For Jade, Julia and many others, going into work has become mentally and physically exhausting. They are afraid and overwhelmed.
Work is no longer just a job but a battlefield. An eight-hour shift means wearing an uncomfortable mask and trying to keep the peace. In the two months since the shelter-in-place order began, Julia has seen enormous changes.
“It was really stressful,” she said. “The first few weeks that we had a huge increase in online orders, and everything was changing in the store and in our lives. I think I have the mindset now where I have to be ready for everything to be changed every time I go into work. I never know what’s coming next.”
Other WFM employees feel the same way. Andy, who asked that her last name not be used, is a 20-year-old cashier and Amazon Prime Now shopper. She has worked at WFM for a year and a half. Her job has also become substantially more difficult and demanding.
“I feel like I am under a lot of pressure to keep people safe, but I am not taken seriously,” she said. “When I try to remind customers of social distancing rules at the registers, they get annoyed and defensive with me. They have eliminated baggers, so I often have to bag large grocery hauls by myself since customers usually don’t offer to help. Doing so while wearing a mask makes me feel like I can’t breathe properly and my hands are dry and cracked from constant hand washing and glove use. My body is in constant pain.”
Since grocery stores have now become one of the few places the public are allowed to go, it makes sense that they are looking for socialization. However, they don’t know the pressure that puts on the employees.
“I’ve had people come up to my register with no mask on and angrily tell me about how the coronavirus is not real and that the infection rate is basically nothing,” Andy said. “And then when I don’t respond to them, they just start talking sh*t about how stupid people are.”
Andy also said customers will approach her and begin talking about how hard of a time this is for them and how stressed they are at home.
“It’s just stressful to have people constantly bring up the pandemic when I’m living it and risking myself for my job. I feel for them,” Andy said. “But I am not a therapist, and it’s a lot to ask of me to carry all their emotional baggage while I am just trying to stay afloat and keep myself together.”
WFM employees are held to high safety expectations, while not feeling safe themselves. When they try to remind customers of safety rules they have at times been met with negativity and spitefulness. Complaints have been filed because of an employee getting too close to a customer, despite team members’ best efforts. It’s hard to not feel hopeless when put in this situation.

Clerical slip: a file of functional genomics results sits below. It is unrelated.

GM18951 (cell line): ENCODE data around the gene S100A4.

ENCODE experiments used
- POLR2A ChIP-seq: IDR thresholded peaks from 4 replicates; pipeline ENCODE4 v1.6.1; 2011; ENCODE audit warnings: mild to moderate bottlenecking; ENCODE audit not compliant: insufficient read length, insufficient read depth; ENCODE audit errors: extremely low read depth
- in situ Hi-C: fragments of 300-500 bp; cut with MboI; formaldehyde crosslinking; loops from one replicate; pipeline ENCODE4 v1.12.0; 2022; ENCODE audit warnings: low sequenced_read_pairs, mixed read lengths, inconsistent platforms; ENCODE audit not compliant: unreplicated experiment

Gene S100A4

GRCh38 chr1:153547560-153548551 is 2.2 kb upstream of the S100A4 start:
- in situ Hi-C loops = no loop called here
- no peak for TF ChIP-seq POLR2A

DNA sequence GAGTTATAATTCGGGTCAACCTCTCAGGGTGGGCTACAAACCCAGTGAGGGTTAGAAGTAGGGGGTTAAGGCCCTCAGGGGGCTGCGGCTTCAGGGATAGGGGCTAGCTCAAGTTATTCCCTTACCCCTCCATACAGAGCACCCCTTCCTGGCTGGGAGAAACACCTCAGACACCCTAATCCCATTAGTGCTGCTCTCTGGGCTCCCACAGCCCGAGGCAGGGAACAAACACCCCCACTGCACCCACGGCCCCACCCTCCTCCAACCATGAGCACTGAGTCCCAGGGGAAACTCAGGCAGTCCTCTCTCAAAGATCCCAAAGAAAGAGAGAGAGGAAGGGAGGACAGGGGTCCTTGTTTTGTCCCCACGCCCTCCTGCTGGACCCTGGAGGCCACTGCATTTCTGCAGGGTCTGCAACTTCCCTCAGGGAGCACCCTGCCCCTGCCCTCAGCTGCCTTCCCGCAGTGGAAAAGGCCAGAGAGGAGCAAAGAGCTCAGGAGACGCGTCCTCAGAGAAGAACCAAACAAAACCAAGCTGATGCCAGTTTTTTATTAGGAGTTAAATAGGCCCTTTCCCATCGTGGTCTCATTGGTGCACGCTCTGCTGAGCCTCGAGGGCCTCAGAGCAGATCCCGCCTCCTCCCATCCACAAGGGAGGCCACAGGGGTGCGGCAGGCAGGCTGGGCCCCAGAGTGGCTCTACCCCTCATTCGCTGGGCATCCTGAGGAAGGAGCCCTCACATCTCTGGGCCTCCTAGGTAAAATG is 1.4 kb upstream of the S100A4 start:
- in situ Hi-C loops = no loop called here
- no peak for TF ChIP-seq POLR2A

“I wish people understood that a lot of us did not sign up to have a potentially life threatening job,” Andy said. “A lot is being asked of us, and we are just doing the best we can. Please do not make our job harder than it needs to be.”
COVID-19 has impacted Oliver’s Market as well. According to employees, the management has responded positively, putting up dividers, wiping down carts and limiting the store to 50 customers at a time. However, many employees have had their hours cut. The store hours have changed to 7 a.m. to 9 p.m. with seniors only shopping from 6 a.m. to 7 a.m.
Adrian Macias, 20, and Savannah Falcone, 20, work at two different Oliver’s Markets, both for about two years. Macias works in the taquería and Falcone in the bakery. They feel that Oliver’s has taken great measures to ensure safety and seems to be doing a good job at preventing spreading.
However, Falcone and her bakery coworkers have had quite a few of their hours cut as demand for fresh goods has declined.
“My employer gave everyone a $2 raise, but my direct supervisor immensely cut my hours back, so I am definitely making way less than I was,” Falcone said. “There’s a lot less people to make drinks for though, and a lot of the lines have become shorter.”
Macias and many of his taqueria coworkers have also had their hours cut. Since he works with hot food, similar to the bakery, the demand has declined substantially.
“Since there is less business in the taquería, many coworkers have had to move to support cashiers in the front,” Macias said.
Macias has a different take on the term “essential worker” than Jade. He believes that it should be applied to doctors and medical professionals and not as a way to highlight being forced to work during uncertain conditions.
He said it shouldn’t be used “as an excuse to keep working class people working and affecting vulnerable people in our communities,” he said. “I’m not some sort of hero for working a minimum wage job, and no amount of money will comfort the fact that my life is in danger constantly because I have to feed my mom and I.”